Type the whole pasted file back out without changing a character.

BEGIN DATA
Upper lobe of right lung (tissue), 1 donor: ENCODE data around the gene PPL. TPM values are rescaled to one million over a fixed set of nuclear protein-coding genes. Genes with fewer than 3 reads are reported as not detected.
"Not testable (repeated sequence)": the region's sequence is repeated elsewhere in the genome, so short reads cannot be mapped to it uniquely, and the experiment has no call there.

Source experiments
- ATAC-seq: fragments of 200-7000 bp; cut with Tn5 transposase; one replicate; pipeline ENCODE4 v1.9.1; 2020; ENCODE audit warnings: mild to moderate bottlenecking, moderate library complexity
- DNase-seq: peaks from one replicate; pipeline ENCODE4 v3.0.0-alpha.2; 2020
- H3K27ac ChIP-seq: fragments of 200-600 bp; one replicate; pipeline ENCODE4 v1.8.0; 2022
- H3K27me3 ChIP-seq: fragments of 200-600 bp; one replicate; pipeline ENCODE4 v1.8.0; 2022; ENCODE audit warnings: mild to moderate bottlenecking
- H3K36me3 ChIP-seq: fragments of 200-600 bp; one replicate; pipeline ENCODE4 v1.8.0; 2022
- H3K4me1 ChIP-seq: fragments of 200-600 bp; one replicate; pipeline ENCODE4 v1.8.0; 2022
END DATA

Upper lobe of right lung (tissue), 1 donor: ENCODE data around the gene PPL. TPM values are rescaled to one million over a fixed set of nuclear protein-coding genes. Genes with fewer than 3 reads are reported as not detected.
"Not testable (repeated sequence)": the region's sequence is repeated elsewhere in the genome, so short reads cannot be mapped to it uniquely, and the experiment has no call there.

Source experiments
- ATAC-seq: fragments of 200-7000 bp; cut with Tn5 transposase; one replicate; pipeline ENCODE4 v1.9.1; 2020; ENCODE audit warnings: mild to moderate bottlenecking, moderate library complexity
- DNase-seq: peaks from one replicate; pipeline ENCODE4 v3.0.0-alpha.2; 2020
- H3K27ac ChIP-seq: fragments of 200-600 bp; one replicate; pipeline ENCODE4 v1.8.0; 2022
- H3K27me3 ChIP-seq: fragments of 200-600 bp; one replicate; pipeline ENCODE4 v1.8.0; 2022; ENCODE audit warnings: mild to moderate bottlenecking
- H3K36me3 ChIP-seq: fragments of 200-600 bp; one replicate; pipeline ENCODE4 v1.8.0; 2022
- H3K4me1 ChIP-seq: fragments of 200-600 bp; one replicate; pipeline ENCODE4 v1.8.0; 2022